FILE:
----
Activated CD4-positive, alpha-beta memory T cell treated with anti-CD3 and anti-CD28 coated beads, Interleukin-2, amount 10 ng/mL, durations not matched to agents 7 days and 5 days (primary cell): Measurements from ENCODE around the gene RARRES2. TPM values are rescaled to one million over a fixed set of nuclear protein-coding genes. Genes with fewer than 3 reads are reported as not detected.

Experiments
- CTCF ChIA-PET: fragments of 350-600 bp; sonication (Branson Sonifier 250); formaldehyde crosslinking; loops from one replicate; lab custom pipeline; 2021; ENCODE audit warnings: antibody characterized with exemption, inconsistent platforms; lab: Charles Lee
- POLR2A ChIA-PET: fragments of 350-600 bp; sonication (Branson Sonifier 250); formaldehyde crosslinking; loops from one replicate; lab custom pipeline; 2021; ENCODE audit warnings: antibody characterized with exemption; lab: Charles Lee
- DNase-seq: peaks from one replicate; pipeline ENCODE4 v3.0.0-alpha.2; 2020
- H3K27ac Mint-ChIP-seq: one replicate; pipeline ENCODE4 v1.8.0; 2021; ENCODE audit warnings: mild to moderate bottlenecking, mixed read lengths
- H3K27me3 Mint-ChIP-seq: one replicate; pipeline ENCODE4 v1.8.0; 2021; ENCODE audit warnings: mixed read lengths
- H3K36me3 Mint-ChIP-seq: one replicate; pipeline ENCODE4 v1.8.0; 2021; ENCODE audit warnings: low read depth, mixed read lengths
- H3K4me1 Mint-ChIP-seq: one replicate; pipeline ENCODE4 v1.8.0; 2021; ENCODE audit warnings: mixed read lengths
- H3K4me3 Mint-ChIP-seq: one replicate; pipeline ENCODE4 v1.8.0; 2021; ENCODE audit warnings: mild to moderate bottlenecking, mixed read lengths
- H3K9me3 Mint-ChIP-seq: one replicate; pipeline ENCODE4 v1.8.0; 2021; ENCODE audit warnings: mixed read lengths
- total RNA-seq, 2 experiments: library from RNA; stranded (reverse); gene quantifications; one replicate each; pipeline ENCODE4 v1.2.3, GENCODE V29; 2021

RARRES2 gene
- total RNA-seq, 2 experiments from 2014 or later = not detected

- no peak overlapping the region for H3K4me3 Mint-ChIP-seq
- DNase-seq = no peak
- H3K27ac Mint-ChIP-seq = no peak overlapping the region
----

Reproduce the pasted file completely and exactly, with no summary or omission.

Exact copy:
Activated CD4-positive, alpha-beta memory T cell treated with anti-CD3 and anti-CD28 coated beads, Interleukin-2, amount 10 ng/mL, durations not matched to agents 7 days and 5 days (primary cell): Measurements from ENCODE around the gene RARRES2. TPM values are rescaled to one million over a fixed set of nuclear protein-coding genes. Genes with fewer than 3 reads are reported as not detected.

Experiments
- CTCF ChIA-PET: fragments of 350-600 bp; sonication (Branson Sonifier 250); formaldehyde crosslinking; loops from one replicate; lab custom pipeline; 2021; ENCODE audit warnings: antibody characterized with exemption, inconsistent platforms; lab: Charles Lee
- POLR2A ChIA-PET: fragments of 350-600 bp; sonication (Branson Sonifier 250); formaldehyde crosslinking; loops from one replicate; lab custom pipeline; 2021; ENCODE audit warnings: antibody characterized with exemption; lab: Charles Lee
- DNase-seq: peaks from one replicate; pipeline ENCODE4 v3.0.0-alpha.2; 2020
- H3K27ac Mint-ChIP-seq: one replicate; pipeline ENCODE4 v1.8.0; 2021; ENCODE audit warnings: mild to moderate bottlenecking, mixed read lengths
- H3K27me3 Mint-ChIP-seq: one replicate; pipeline ENCODE4 v1.8.0; 2021; ENCODE audit warnings: mixed read lengths
- H3K36me3 Mint-ChIP-seq: one replicate; pipeline ENCODE4 v1.8.0; 2021; ENCODE audit warnings: low read depth, mixed read lengths
- H3K4me1 Mint-ChIP-seq: one replicate; pipeline ENCODE4 v1.8.0; 2021; ENCODE audit warnings: mixed read lengths
- H3K4me3 Mint-ChIP-seq: one replicate; pipeline ENCODE4 v1.8.0; 2021; ENCODE audit warnings: mild to moderate bottlenecking, mixed read lengths
- H3K9me3 Mint-ChIP-seq: one replicate; pipeline ENCODE4 v1.8.0; 2021; ENCODE audit warnings: mixed read lengths
- total RNA-seq, 2 experiments: library from RNA; stranded (reverse); gene quantifications; one replicate each; pipeline ENCODE4 v1.2.3, GENCODE V29; 2021

RARRES2 gene
- total RNA-seq, 2 experiments from 2014 or later = not detected

- no peak overlapping the region for H3K4me3 Mint-ChIP-seq
- DNase-seq = no peak
- H3K27ac Mint-ChIP-seq = no peak overlapping the region